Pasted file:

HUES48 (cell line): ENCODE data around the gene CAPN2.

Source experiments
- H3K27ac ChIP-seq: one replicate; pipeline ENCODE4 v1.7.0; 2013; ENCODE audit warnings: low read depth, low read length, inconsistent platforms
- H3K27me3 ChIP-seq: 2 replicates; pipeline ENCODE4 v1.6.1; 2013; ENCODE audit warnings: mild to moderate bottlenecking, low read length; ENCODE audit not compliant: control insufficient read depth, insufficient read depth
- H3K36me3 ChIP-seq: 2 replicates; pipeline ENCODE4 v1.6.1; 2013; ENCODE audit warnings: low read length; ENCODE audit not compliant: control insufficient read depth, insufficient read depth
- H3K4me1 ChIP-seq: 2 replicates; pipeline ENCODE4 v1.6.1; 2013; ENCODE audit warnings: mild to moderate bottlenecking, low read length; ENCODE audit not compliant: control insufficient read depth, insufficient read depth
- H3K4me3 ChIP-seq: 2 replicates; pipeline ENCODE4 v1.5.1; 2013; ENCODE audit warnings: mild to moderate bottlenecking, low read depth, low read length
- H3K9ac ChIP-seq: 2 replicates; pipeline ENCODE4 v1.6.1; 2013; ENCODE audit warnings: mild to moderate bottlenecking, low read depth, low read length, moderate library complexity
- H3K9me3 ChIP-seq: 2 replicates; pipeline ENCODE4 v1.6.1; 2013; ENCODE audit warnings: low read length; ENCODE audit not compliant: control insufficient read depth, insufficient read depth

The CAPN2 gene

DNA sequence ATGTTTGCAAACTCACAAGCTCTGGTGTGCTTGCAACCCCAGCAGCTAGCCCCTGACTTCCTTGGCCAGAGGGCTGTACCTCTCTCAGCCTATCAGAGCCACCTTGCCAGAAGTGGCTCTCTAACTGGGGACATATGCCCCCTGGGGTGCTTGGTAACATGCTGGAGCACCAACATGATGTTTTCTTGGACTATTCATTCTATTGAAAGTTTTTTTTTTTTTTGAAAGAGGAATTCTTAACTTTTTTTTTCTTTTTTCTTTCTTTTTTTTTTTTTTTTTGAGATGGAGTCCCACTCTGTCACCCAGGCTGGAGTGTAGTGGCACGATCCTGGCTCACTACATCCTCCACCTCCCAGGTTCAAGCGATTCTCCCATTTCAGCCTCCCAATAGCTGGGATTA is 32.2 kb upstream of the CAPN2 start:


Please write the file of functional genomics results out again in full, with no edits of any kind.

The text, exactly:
HUES48 (cell line): ENCODE data around the gene CAPN2.

Source experiments
- H3K27ac ChIP-seq: one replicate; pipeline ENCODE4 v1.7.0; 2013; ENCODE audit warnings: low read depth, low read length, inconsistent platforms
- H3K27me3 ChIP-seq: 2 replicates; pipeline ENCODE4 v1.6.1; 2013; ENCODE audit warnings: mild to moderate bottlenecking, low read length; ENCODE audit not compliant: control insufficient read depth, insufficient read depth
- H3K36me3 ChIP-seq: 2 replicates; pipeline ENCODE4 v1.6.1; 2013; ENCODE audit warnings: low read length; ENCODE audit not compliant: control insufficient read depth, insufficient read depth
- H3K4me1 ChIP-seq: 2 replicates; pipeline ENCODE4 v1.6.1; 2013; ENCODE audit warnings: mild to moderate bottlenecking, low read length; ENCODE audit not compliant: control insufficient read depth, insufficient read depth
- H3K4me3 ChIP-seq: 2 replicates; pipeline ENCODE4 v1.5.1; 2013; ENCODE audit warnings: mild to moderate bottlenecking, low read depth, low read length
- H3K9ac ChIP-seq: 2 replicates; pipeline ENCODE4 v1.6.1; 2013; ENCODE audit warnings: mild to moderate bottlenecking, low read depth, low read length, moderate library complexity
- H3K9me3 ChIP-seq: 2 replicates; pipeline ENCODE4 v1.6.1; 2013; ENCODE audit warnings: low read length; ENCODE audit not compliant: control insufficient read depth, insufficient read depth

The CAPN2 gene

DNA sequence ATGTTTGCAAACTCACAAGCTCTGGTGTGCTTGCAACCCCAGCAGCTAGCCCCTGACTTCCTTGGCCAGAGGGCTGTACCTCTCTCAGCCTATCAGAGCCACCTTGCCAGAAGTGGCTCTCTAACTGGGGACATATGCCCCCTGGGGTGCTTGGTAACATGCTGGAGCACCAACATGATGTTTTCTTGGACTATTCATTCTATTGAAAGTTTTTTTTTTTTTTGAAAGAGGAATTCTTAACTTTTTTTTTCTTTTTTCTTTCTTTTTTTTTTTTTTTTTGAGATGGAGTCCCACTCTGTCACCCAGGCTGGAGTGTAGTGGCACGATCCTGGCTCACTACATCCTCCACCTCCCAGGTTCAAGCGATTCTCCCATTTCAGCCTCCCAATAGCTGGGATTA is 32.2 kb upstream of the CAPN2 start: